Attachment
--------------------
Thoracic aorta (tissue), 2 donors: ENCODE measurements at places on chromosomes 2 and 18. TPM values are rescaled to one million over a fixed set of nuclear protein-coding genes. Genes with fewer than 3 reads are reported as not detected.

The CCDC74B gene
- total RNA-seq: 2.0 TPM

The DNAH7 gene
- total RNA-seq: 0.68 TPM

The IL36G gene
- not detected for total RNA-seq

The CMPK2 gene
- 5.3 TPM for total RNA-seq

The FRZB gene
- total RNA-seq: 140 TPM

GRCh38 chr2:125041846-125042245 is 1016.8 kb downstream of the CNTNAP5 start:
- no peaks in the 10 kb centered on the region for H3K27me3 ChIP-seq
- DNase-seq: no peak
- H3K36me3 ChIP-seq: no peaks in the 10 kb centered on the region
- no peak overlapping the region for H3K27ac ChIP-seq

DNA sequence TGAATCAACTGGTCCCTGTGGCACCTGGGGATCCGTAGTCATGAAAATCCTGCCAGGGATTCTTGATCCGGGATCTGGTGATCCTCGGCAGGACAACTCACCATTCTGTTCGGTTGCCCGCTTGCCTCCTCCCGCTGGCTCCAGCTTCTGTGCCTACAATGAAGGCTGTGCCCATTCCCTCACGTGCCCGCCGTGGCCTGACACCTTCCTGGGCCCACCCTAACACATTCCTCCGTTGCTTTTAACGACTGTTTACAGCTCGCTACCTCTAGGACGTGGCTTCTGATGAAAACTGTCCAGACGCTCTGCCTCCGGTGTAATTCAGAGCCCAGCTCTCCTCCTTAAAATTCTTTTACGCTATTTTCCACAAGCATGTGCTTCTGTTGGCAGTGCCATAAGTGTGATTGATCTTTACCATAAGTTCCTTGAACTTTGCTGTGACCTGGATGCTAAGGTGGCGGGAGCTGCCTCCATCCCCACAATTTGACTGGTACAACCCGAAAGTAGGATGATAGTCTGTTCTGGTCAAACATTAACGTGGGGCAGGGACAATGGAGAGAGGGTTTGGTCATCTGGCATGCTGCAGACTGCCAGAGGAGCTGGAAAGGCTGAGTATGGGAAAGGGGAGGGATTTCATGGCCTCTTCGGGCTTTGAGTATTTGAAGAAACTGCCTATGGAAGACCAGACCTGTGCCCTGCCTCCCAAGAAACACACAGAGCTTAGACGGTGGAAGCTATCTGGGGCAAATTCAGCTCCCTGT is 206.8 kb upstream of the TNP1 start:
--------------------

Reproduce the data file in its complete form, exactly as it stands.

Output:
Thoracic aorta (tissue), 2 donors: ENCODE measurements at places on chromosomes 2 and 18. TPM values are rescaled to one million over a fixed set of nuclear protein-coding genes. Genes with fewer than 3 reads are reported as not detected.

The CCDC74B gene
- total RNA-seq: 2.0 TPM

The DNAH7 gene
- total RNA-seq: 0.68 TPM

The IL36G gene
- not detected for total RNA-seq

The CMPK2 gene
- 5.3 TPM for total RNA-seq

The FRZB gene
- total RNA-seq: 140 TPM

GRCh38 chr2:125041846-125042245 is 1016.8 kb downstream of the CNTNAP5 start:
- no peaks in the 10 kb centered on the region for H3K27me3 ChIP-seq
- DNase-seq: no peak
- H3K36me3 ChIP-seq: no peaks in the 10 kb centered on the region
- no peak overlapping the region for H3K27ac ChIP-seq

DNA sequence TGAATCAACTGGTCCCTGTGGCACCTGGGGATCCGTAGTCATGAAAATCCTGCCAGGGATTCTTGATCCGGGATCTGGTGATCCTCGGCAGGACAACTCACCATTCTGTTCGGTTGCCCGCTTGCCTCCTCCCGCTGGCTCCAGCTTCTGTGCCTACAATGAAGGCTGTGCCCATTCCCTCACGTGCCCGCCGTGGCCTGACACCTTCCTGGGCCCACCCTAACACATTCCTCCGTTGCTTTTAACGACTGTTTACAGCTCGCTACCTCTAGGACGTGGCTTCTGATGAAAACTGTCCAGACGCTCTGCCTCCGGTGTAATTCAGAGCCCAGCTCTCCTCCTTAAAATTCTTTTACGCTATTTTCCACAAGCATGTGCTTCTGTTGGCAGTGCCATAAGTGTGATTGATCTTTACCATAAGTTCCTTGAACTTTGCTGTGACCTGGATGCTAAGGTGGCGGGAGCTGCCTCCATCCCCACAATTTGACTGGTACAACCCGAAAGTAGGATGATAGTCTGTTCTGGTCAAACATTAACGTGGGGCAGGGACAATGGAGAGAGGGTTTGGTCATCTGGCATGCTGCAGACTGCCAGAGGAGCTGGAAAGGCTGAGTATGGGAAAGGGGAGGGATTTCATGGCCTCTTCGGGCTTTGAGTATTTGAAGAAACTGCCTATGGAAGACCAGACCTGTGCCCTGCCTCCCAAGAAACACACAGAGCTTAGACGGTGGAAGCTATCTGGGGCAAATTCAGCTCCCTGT is 206.8 kb upstream of the TNP1 start: